My middle son doesn’t share breakfast with us during the week. He gets up at six and feeds himself. He has, however, agreed that at weekends we are to be regaled with a little of his time. Today, being Saturday, was one such occasion. It was a nice family moment which the older your children, the less frequently you enjoy.
At one point in the meal, carefully laid by myself and my wife with appropriately Christmassy-themed plates, cutlery and assorted items, he brought a 4-pint plastic bottle of milk to the table. We raised our hands in horror. He couldn’t see what he was doing wrong. As he wants to be a film director later in life, I asked him whether in the making of a film how he presented the content wouldn’t matter and be important. He said of course – but that would be a job with the reward of money behind it. There would therefore be a reason to take care of the hows and wherefores. Here, meanwhile, there was none of the above: what did it matter whether a plastic bottle or a beautiful jug was brought to the table or not?
I wonder if such attitudes don’t have an explanation. This, after all, is the generation of McDonald’s: a place where you are taught (if teaching were necessary) to eat with your fingers and without knives, forks or plates – and yet, simultaneously, clear up after yourself! What a contradictory set of lessons and messages our powerful corporates are able to transmit.
No wonder my son is confused about etiquette.
In a sense, so much of modern corporate education – for that is how I would describe what they spend so much time, money and effort on communicating – is designed to bring us closer to our forebears: from eating with our hands, on the hoof and as quickly as possible to only doing stuff for ourselves and others because there exists a reward of some kind behind the acts in question … well, it’s clear that something retrograde is happening here.
If anything defines what’s happening to the nations that currently compose the United Kingdom, it’s this generational conflict – this misunderstanding even – between these “before” and “after” moments: on the one hand, sensible British socialists as manifested by the NHS, Legal Aid, free education and the rule of an egalitarian law; on the other, unconscious children of the corporates.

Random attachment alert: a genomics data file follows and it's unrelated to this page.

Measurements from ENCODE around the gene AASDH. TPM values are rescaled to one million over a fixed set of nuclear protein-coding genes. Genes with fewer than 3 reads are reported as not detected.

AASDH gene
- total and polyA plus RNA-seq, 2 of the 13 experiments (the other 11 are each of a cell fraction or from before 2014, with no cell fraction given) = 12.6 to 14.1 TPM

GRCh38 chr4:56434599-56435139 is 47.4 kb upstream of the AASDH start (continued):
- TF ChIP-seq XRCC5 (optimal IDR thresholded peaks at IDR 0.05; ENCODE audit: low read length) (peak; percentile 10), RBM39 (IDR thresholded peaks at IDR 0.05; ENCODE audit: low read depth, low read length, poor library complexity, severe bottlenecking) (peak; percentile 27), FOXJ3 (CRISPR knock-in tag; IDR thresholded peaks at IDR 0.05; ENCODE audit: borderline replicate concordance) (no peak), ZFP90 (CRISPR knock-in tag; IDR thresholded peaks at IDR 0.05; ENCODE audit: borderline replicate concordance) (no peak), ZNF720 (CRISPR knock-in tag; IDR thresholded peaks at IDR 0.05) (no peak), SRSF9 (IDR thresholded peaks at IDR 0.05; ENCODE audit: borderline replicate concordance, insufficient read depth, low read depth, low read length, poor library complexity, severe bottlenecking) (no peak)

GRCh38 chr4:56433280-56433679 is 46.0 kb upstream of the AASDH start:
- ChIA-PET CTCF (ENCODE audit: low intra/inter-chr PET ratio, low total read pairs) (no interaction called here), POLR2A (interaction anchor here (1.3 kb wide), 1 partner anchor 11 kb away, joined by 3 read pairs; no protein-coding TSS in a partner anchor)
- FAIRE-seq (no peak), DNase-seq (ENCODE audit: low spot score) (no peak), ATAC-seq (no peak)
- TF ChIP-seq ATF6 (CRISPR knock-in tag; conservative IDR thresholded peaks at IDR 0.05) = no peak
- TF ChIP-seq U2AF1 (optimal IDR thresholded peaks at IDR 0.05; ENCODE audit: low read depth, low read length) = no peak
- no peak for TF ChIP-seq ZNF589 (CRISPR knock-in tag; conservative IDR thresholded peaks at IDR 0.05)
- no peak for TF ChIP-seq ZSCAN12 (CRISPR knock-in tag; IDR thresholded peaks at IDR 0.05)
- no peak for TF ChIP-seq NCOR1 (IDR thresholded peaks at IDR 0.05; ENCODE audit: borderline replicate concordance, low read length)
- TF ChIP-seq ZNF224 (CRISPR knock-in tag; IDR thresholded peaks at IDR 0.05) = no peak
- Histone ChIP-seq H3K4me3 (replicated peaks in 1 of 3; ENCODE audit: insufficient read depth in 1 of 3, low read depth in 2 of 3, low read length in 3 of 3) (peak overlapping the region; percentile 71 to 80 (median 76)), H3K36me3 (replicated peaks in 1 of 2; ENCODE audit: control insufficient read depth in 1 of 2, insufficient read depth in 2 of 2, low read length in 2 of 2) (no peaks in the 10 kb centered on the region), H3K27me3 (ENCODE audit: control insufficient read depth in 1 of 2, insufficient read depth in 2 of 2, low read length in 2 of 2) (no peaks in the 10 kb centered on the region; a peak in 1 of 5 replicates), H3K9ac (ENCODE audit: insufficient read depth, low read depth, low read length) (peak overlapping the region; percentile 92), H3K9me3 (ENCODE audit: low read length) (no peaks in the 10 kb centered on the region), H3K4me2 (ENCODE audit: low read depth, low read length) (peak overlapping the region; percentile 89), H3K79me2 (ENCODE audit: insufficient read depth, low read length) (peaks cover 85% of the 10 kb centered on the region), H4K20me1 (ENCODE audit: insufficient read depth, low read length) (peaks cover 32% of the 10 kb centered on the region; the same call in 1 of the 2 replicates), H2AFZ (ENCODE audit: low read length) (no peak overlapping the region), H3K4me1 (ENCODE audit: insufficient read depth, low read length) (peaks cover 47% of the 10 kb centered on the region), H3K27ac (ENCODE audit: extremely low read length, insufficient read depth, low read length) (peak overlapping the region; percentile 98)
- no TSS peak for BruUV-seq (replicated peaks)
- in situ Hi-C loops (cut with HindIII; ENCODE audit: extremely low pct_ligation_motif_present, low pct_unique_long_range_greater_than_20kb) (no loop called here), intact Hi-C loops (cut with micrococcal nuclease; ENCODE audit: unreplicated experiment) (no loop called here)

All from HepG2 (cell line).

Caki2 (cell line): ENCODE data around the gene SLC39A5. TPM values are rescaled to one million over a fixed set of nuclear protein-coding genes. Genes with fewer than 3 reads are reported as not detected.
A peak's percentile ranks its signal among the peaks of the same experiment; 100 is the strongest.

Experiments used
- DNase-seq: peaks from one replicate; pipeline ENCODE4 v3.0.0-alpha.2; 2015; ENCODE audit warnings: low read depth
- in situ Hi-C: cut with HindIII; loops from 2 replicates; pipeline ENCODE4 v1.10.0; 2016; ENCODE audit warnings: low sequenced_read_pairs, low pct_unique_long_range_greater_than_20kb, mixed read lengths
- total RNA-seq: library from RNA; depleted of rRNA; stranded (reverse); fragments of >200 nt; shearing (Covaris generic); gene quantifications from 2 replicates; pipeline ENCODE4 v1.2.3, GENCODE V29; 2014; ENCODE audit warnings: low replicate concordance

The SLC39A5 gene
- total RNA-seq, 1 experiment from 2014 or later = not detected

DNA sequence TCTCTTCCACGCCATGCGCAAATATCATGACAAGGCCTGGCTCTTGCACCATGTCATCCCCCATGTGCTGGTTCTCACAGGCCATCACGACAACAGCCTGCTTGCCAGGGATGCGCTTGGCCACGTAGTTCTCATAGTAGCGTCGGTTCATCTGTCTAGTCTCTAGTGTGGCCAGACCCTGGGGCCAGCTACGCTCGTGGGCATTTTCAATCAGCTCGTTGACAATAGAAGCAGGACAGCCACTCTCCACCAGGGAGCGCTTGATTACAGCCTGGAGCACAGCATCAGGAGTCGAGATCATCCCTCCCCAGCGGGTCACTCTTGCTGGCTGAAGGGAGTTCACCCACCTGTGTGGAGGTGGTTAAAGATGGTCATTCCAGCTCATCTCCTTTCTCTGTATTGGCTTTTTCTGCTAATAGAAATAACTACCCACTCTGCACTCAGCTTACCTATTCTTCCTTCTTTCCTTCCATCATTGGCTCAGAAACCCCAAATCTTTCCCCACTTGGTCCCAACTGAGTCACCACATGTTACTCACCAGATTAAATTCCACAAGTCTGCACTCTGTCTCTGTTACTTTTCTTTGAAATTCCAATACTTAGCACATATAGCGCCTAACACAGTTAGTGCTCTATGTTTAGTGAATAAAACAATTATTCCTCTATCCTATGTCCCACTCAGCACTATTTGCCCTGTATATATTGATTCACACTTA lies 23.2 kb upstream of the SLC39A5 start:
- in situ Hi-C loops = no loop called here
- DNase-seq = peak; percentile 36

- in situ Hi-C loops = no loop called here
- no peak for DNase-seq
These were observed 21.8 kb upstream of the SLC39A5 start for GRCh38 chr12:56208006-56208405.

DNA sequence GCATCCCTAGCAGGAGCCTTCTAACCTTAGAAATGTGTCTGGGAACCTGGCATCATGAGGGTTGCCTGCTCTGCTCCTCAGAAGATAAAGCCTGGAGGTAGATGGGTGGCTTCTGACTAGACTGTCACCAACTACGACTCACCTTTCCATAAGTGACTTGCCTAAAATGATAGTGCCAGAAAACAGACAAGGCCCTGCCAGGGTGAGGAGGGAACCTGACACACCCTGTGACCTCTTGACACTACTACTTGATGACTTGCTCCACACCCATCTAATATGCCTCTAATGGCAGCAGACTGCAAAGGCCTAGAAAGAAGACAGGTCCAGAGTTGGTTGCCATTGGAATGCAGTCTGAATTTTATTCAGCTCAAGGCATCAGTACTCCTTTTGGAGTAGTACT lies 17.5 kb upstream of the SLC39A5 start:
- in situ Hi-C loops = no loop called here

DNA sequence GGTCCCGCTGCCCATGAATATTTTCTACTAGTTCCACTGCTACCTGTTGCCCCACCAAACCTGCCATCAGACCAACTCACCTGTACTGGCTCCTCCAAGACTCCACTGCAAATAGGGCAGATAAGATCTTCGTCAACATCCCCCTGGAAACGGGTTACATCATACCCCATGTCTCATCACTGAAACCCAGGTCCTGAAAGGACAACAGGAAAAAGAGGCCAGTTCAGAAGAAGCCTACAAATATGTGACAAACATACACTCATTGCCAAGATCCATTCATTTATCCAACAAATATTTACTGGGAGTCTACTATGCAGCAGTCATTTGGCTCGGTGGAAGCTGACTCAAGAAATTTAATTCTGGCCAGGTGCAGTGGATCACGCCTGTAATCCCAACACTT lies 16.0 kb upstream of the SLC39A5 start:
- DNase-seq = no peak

The latter savvy, it is true, in their ability to read and absorb the meaning of the content faster than any of the rest of us – but perhaps without enough distance from the ideologies that underpin its transmission.
We feel we see it all clearly – and so we find it difficult to enjoy; meanwhile, they simply do and act – and so find it so difficult to question. Their futures are so very bound up in the structures we as failing adults criticise. In a sense, therefore, it’s understandable that they should wish to participate in what’s on offer. Our working lives are coming to an end whilst theirs are only just starting. If we cannot deliver the Jerusalem of educated altruism that we so fiercely attempted to build our postwar society on, how can they possibly continue to believe in anything but a return to the caves of yore?
Cameron is not a bad man, in himself. He is simply an enabler of a change of generations. He is continuing the work that Blair did before him. And whoever comes afterwards will not be able to stem the tide of conditional behaviours that dominate our societies.
We came from the caves, we created a society which strove to retreat from them – and now, in a matter of fifty years, it would seem that our children will return.
And what shall we call it – when the dust has gone and settled?
Whatever the label, we will shortly be in a position to understand exactly why McDonald’s – and those who like to follow their star – are bringing us all much closer to the caves we once escaped from.